Watchdogs Under Watch is a series of personal stories from journalists, bloggers, and activists around the world, as they encounter and combat surveillance and cyber security issues. This series and corresponding report, written for the Center for International Media Assistance, is in partnership with Radio Netherlands Worldwide.
“If it’s that one I’ll let you know.”
“OK, and if it’s what-ya-call-it, I’ll call you.”
This kind of conversation may seem natural to someone who was raised in a country where surveillance is widespread like Jordan, but to me, it took me quite some time to get used to it. Since I grew up in an environment where freedom of expression was undisputed, my return to Jordan was like a culture shock to me. I used to grumble about my friends’ efforts to silence me when I was talking about certain subjects in a public place or on the phone. But I learned to cohabitate with surveillance despite myself. Because in some countries surveillance is not just an instrument the state uses in secret, but rather a part of the general culture, the language and the public conscience.
I got to learn all the surveillance terminology. “Komestir,” is a word children use when playing hide-and-seek: it means “Gotcha!” and refers to informants. Among the other terms are “Akhtasar” -“cut short” and “Shafar” – “encode,” which mean in daily language that the person is exercising self-censorship and speaking vaguely.
The culture of surveillance extends to the jokes we exchange. One of the most famous ones is a joke about a person who couldn’t stand the corruption and the deterioration of the overall situation anymore, so he starts shouting questions in the street: “Where is the public money? Where do our taxes go? Where is justice?” But then the questions become “Where are you taking me? Where is the light? Ai ai ai.” There is no place for complaints in a surveillance society, and as a popular expression says, even “the walls have ears.”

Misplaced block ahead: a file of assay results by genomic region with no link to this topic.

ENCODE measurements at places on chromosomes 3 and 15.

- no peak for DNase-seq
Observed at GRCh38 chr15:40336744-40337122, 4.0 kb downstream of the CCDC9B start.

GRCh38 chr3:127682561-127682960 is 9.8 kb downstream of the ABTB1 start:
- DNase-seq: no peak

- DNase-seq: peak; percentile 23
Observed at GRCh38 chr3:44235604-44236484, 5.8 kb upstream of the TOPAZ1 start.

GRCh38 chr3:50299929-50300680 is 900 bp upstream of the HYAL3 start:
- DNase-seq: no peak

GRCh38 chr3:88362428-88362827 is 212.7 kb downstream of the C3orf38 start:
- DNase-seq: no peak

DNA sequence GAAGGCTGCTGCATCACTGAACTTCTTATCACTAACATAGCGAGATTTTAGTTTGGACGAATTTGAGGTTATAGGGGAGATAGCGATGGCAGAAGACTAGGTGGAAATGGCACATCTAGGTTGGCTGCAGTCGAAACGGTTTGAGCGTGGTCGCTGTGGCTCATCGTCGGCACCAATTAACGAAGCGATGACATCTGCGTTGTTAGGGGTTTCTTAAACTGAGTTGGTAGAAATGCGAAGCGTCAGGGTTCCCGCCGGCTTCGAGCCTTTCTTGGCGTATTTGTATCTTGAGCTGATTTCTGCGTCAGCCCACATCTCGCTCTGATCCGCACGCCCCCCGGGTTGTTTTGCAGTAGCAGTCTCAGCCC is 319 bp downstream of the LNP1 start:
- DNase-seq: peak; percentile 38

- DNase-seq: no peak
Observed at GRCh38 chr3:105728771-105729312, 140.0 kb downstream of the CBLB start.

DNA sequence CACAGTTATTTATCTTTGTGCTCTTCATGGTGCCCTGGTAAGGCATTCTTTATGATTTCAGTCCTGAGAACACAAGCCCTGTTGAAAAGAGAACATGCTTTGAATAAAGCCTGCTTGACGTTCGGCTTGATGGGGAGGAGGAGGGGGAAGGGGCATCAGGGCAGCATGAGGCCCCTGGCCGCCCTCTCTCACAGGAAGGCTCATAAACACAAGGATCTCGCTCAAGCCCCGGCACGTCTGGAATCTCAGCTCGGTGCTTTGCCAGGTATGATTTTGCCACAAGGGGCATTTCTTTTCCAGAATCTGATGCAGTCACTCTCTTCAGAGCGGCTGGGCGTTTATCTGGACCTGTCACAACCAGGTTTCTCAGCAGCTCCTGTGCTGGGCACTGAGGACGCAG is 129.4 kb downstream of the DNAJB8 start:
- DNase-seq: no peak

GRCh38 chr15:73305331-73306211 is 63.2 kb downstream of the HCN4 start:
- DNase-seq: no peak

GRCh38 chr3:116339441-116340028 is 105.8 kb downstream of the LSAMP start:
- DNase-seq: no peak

I had a lot of opinions and things I wanted to say, but I “cut myself short” to please my friends and the society around me. Maybe that was what pushed me to become a blogger. When I started, there was this feeling that the Internet was a space far from the ears of the authorities. I don’t recall feeling any fear when I published a blog, or while reading the feast of blogs that were spreading mid-first decade of the new millennium.
My technical background also lead me to follow the news about digital security, encryption tools and the like, and I read all about technical surveillance. And I will admit here that I was in a state of denial and naivety, because I considered many of the practices of digital security some sort of exaggerated distrust.
Then a wave of protests swept the Arab world in the spring of 2009. This was a distinctive period in the expression of opinions, especially on the Internet. The barrier of fear broke for everyone in the two years that followed. In the same period I graduated from university. I decided to consecrate my time to defend the freedom of expression that the populations in the region gained.
The skeptics were right
But the margin of freedom didn’t last. Snowden’s leaks in the year 2012 revealed a worldwide electronic “Komestir” system, and the counterrevolutions in the region resulted in the arrest of hundreds of people – a big number of them for exercising their freedom of expression online. The skeptics were right, and now we find ourselves returning to the surveillance society. We “cut ourselves short” even on the Internet. I haven’t published anything on my personal blog for two years, and the same goes for many of the blogs I used to read.
But on the bright side, I also started to use digital security tools to circumvent control and surveillance, and I train journalists and bloggers to do the same. The first time I faced the surveillance culture, complying with it was the easiest choice, but this time, I decided to be part of the building of a culture of resisting surveillance.
This post by “Tarakiyee,” Jordanian blogger originally appeared at Huna Sotak www.hunasotak.com, RNW’s platform for young Arab journalists and opinion makers.
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